Vote for Vashti! Vote for Esther!
This Saturday night is Purim — that crazy upside down holiday where God is not mentioned, men dress as women (and vice versa), drunkenness (though not stupor) is encouraged, and Jews get to vanquish their enemies 1-2-3 with the full permission of the State. Truly, I love Purim, not least because it allows me to forget for a few short hours what a miserable freaking place the world can be (see: Japan, Libya, Itamar) and to imagine a happy (albeit bloody) ending to the usual unhappy story. It is one giant joke on the tyrants of the world.
My pre-holiday reverie, however, has been waylaid by a question from my friend Nancy. Couple days ago, she expressed her dismay over the holiday’s heroine Esther. Sure she saved the Jewish people, but she did it a) on the basis of beauty, and b) was coached every step of the way by her uncle Mordechai. Doesn’t that bother you? It sure bothers me. I said NO, and I meant it, but still. I got to thinking: is Queen Esther a lousy role model for Jewish women? For Jewish girls?
Quick summary. King Achashverosh calls for Queen Vashti to appear before a palace-ful of drunk guests, possibly sans clothes. She refuses and is banished. A call goes out for a replacement, and Mordechai tells his niece to enter the fray, keeping her Jewish identity hidden. She’s chosen (of course), but before long Prime Minister Haman proposes that the nation be rid of Jews. Why? Because they (as it turns out, Mordechai) refuse to bow before Haman. Esther risks the King’s displeasure by revealing her tribal membership and saves her people. Haman and his 10 sons are hung and the Jews get to take bloody revenge on those who would attack them. Yay! (For a full explanation of the holiday and the entire text, click here and here.)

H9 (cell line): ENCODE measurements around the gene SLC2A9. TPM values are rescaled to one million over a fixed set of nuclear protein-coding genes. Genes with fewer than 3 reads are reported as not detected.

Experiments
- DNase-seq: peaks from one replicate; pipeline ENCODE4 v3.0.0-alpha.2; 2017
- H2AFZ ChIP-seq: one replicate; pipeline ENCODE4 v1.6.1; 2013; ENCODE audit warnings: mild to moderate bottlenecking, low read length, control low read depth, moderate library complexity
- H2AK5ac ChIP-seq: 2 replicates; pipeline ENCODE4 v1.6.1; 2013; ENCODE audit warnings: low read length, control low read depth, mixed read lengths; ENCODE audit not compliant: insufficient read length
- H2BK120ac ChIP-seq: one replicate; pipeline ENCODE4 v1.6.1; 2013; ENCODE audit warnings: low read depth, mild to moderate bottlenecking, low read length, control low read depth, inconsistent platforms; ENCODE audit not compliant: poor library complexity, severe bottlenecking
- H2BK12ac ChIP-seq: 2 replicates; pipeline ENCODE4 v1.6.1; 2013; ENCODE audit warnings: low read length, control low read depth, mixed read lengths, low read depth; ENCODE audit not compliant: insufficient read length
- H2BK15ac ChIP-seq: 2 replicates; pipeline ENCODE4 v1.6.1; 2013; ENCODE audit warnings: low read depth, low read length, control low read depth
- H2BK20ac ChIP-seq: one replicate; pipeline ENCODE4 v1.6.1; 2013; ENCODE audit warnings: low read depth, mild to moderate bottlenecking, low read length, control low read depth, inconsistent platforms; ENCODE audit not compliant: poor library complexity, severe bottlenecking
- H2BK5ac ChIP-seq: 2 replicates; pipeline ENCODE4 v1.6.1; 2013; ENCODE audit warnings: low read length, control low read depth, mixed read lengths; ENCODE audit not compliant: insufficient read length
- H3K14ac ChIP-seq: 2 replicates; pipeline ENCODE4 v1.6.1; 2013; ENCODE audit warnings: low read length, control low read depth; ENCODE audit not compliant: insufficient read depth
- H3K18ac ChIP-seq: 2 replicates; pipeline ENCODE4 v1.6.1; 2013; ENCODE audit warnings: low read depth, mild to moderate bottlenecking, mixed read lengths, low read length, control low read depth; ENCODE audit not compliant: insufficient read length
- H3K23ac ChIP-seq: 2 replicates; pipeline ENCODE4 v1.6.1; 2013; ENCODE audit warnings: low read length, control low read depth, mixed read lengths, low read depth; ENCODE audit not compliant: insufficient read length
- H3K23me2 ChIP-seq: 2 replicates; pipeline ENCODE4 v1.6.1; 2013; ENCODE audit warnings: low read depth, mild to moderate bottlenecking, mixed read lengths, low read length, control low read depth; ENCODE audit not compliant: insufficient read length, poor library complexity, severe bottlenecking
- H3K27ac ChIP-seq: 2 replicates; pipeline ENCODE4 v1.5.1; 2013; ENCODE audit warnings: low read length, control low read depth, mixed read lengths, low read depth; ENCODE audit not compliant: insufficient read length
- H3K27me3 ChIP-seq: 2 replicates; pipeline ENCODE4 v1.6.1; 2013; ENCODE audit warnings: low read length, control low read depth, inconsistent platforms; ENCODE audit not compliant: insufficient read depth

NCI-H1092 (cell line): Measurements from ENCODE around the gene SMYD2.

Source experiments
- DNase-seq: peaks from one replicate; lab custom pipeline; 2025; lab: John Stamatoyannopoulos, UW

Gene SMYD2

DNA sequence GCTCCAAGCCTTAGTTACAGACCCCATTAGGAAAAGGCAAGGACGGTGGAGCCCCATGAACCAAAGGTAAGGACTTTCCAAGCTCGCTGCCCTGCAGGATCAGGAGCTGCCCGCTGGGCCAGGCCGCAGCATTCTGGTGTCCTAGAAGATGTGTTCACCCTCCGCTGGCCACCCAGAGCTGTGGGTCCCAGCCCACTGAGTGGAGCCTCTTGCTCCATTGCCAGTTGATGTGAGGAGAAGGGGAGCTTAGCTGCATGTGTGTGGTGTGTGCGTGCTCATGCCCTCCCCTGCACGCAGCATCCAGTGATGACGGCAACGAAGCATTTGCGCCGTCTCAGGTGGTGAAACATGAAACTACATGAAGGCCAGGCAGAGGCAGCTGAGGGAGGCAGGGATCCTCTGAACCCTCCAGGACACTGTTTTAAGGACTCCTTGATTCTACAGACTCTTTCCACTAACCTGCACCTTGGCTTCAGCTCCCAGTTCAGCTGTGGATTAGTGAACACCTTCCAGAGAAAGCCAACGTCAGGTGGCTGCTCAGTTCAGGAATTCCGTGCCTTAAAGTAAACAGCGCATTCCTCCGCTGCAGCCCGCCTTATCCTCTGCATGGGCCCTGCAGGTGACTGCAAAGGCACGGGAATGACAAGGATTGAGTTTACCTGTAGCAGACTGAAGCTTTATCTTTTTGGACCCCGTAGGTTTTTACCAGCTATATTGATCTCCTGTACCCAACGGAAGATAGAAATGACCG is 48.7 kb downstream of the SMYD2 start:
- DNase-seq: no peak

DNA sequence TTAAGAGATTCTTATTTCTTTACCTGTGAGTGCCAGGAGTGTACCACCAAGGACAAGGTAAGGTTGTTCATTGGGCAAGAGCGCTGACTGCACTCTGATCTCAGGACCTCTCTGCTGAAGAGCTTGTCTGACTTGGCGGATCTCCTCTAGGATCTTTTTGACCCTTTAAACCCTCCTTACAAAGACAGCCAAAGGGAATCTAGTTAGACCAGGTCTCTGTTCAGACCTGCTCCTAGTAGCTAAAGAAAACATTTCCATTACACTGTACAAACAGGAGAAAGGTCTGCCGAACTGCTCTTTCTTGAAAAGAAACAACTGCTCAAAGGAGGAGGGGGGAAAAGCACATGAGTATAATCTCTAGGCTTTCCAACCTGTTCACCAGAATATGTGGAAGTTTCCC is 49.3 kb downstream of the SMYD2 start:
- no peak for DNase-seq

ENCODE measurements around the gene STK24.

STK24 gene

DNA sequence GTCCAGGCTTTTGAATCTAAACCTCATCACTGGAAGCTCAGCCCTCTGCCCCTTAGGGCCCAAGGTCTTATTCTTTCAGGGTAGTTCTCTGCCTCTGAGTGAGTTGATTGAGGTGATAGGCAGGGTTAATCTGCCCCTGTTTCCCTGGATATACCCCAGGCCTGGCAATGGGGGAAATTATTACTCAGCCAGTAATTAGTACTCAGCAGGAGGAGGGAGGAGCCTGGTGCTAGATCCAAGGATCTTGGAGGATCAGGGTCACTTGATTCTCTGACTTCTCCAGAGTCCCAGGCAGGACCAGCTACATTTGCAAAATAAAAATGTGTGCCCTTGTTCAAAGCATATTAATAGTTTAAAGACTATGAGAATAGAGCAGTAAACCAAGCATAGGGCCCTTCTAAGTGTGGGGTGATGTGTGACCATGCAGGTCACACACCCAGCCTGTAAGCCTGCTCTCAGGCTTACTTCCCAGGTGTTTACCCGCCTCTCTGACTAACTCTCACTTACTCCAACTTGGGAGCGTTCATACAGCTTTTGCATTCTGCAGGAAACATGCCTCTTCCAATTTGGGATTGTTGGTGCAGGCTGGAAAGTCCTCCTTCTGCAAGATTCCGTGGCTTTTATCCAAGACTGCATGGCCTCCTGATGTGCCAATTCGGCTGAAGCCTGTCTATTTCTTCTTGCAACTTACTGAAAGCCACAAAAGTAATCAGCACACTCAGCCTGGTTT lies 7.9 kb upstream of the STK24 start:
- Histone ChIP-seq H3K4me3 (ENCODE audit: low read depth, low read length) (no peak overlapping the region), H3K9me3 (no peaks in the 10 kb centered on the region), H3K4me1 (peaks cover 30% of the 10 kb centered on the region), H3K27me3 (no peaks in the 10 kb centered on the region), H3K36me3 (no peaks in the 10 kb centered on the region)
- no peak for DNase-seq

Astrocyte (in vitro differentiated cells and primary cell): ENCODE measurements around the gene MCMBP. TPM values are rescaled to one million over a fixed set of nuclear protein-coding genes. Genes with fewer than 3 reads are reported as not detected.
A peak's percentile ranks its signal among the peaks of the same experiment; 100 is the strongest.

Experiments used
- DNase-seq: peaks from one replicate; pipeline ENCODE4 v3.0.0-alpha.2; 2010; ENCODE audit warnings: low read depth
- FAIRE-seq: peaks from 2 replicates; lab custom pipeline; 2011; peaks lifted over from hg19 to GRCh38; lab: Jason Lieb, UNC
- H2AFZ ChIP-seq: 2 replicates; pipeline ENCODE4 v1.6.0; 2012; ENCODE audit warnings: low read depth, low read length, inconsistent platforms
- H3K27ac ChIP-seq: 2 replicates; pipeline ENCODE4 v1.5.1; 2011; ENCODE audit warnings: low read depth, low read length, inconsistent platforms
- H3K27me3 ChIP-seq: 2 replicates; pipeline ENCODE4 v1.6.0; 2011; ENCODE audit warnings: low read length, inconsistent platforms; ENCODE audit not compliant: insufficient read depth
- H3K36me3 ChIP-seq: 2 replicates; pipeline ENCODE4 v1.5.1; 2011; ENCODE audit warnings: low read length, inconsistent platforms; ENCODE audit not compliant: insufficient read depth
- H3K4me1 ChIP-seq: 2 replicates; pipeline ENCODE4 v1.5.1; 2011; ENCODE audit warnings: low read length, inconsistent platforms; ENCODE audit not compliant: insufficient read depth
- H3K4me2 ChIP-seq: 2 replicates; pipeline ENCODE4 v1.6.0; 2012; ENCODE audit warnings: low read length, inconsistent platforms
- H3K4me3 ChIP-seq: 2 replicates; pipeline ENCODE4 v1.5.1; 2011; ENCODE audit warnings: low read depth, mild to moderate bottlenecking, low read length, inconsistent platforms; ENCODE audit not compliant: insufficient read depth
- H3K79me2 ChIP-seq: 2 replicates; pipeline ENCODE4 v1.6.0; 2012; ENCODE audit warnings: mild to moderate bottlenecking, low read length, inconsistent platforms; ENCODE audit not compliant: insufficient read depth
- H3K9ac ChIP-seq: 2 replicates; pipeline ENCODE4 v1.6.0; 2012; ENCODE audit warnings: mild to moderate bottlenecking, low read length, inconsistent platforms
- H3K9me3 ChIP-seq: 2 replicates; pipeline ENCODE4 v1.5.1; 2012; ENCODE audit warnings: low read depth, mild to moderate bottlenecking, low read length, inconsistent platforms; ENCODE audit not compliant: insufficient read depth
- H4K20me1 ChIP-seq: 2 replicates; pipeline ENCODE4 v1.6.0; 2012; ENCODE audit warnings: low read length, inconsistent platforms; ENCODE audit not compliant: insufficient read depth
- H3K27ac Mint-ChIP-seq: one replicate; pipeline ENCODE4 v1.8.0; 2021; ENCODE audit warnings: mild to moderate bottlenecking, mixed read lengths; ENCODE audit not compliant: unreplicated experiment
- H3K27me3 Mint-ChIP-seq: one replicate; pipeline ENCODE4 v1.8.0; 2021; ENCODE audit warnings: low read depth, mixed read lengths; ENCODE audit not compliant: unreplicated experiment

So. Two women, both beautiful. One refuses to dance, one wins a beauty contest. One has a book in the canon named after her; one not so much. It’s clear who we’re supposed to root for — Esther.
Talmudic & later commentators tell us that Esther was not only beautiful & courageous, but that she never consummated her marriage with the King. Some say that in addition to being orphaned at a young age, she was already married when she entered the royal harem but gave up her personal happiness. Hers was a pure heart, concerned only with the fate of the Jewish people. Vashti, on the other hand was vain & power-hungry. She had Jewish women abducted (on Shabbat!) to work for her. She refused to dance for the King because she thought she was better than him, not because of any claim to morality.
Another way to see it: Vashti said no and Esther said well, okay, honeybunch. Vashti’s no angel, but she has clear limits. Harriet Beecher Stowe said Vashti took “the first stand for women’s rights.” Esther hides much of herself away, manipulates with a whole toolbox of tricks, and is at the beck & call of her uncle. Her actions save the Jews, but also help us Jews slaughter upwards of 75,000 Persians with impunity. Vashti’s sexuality is seen as crass, Esther’s as ladylike. I see Nancy’s problem. We’ve got a bad queen/good queen thing going on here, and the good queen isn’t exactly the role model I’d like for myself and my daughters. Neither is the bad.
So gang, how do you vote? Who would you dress up as on Purim? Which queen is your stand-in? What’s a feminist to do?